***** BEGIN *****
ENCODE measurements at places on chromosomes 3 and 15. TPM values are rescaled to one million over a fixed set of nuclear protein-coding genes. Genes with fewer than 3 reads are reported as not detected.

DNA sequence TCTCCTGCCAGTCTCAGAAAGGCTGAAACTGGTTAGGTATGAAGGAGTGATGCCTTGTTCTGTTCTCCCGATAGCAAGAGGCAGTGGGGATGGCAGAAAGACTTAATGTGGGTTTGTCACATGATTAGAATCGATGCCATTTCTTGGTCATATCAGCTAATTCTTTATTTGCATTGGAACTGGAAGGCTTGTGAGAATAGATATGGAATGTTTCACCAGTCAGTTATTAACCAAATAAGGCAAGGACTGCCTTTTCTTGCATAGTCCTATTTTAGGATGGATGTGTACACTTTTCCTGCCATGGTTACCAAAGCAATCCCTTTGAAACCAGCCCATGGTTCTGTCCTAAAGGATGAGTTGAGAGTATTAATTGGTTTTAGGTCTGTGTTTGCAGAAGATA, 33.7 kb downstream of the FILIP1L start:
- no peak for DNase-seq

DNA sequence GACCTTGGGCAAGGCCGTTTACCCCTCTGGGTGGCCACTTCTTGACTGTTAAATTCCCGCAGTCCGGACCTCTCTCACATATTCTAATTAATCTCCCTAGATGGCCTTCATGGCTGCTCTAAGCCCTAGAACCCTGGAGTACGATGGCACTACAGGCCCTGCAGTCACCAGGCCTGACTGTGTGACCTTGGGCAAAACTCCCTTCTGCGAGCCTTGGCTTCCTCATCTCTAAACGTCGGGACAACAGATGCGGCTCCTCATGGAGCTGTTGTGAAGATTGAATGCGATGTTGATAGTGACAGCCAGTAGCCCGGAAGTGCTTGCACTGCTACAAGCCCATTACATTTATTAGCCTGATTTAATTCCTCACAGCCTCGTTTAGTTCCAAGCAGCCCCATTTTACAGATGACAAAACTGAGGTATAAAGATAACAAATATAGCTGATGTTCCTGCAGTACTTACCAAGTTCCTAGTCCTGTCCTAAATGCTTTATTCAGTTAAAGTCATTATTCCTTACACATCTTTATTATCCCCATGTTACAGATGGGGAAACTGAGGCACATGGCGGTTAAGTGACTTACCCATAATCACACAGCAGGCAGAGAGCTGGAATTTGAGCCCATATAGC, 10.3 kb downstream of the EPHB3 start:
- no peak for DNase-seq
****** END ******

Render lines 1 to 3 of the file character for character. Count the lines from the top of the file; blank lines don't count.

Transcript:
ENCODE measurements at places on chromosomes 3 and 15. TPM values are rescaled to one million over a fixed set of nuclear protein-coding genes. Genes with fewer than 3 reads are reported as not detected.

DNA sequence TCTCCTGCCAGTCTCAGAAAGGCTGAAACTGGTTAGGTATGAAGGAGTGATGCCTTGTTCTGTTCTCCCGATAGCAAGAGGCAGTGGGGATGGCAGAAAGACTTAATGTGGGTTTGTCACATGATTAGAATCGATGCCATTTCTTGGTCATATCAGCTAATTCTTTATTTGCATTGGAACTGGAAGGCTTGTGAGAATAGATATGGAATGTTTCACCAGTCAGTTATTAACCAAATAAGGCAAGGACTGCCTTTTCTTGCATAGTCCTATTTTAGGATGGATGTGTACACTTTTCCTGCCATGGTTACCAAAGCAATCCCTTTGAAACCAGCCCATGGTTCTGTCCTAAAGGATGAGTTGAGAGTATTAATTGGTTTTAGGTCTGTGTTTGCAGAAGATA, 33.7 kb downstream of the FILIP1L start:
- no peak for DNase-seq